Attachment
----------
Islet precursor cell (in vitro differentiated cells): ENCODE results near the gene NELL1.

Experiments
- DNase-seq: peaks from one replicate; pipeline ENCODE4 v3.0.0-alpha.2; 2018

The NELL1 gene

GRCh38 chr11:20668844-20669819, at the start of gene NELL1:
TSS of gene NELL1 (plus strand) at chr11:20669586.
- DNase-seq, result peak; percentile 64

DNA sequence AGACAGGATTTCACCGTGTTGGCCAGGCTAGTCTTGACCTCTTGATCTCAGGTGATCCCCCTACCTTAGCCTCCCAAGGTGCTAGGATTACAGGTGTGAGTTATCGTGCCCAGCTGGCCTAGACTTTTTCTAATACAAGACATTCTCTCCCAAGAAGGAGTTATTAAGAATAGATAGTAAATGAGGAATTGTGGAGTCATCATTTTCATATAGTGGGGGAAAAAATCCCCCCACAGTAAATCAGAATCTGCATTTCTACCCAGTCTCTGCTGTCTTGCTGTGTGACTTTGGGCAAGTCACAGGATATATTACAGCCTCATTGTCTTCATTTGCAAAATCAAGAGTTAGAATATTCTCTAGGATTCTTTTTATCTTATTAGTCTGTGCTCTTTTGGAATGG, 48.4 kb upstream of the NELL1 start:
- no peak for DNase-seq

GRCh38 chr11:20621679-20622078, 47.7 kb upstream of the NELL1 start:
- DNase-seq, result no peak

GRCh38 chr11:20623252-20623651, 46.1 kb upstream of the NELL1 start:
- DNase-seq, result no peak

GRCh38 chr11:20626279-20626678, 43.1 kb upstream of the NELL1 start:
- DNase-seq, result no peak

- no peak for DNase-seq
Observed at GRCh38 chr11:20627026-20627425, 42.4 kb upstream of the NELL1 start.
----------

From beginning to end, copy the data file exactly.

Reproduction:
Islet precursor cell (in vitro differentiated cells): ENCODE results near the gene NELL1.

Experiments
- DNase-seq: peaks from one replicate; pipeline ENCODE4 v3.0.0-alpha.2; 2018

The NELL1 gene

GRCh38 chr11:20668844-20669819, at the start of gene NELL1:
TSS of gene NELL1 (plus strand) at chr11:20669586.
- DNase-seq, result peak; percentile 64

DNA sequence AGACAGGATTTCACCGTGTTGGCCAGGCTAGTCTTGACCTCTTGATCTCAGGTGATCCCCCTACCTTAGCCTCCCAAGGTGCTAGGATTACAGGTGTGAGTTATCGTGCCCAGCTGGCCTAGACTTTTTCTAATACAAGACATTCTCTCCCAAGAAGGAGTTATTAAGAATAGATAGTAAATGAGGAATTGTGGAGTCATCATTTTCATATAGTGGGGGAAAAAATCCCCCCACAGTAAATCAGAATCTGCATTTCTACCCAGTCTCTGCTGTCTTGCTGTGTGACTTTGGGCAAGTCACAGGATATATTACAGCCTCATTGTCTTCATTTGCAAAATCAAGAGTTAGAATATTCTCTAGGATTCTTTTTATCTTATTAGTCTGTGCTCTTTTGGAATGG, 48.4 kb upstream of the NELL1 start:
- no peak for DNase-seq

GRCh38 chr11:20621679-20622078, 47.7 kb upstream of the NELL1 start:
- DNase-seq, result no peak

GRCh38 chr11:20623252-20623651, 46.1 kb upstream of the NELL1 start:
- DNase-seq, result no peak

GRCh38 chr11:20626279-20626678, 43.1 kb upstream of the NELL1 start:
- DNase-seq, result no peak

- no peak for DNase-seq
Observed at GRCh38 chr11:20627026-20627425, 42.4 kb upstream of the NELL1 start.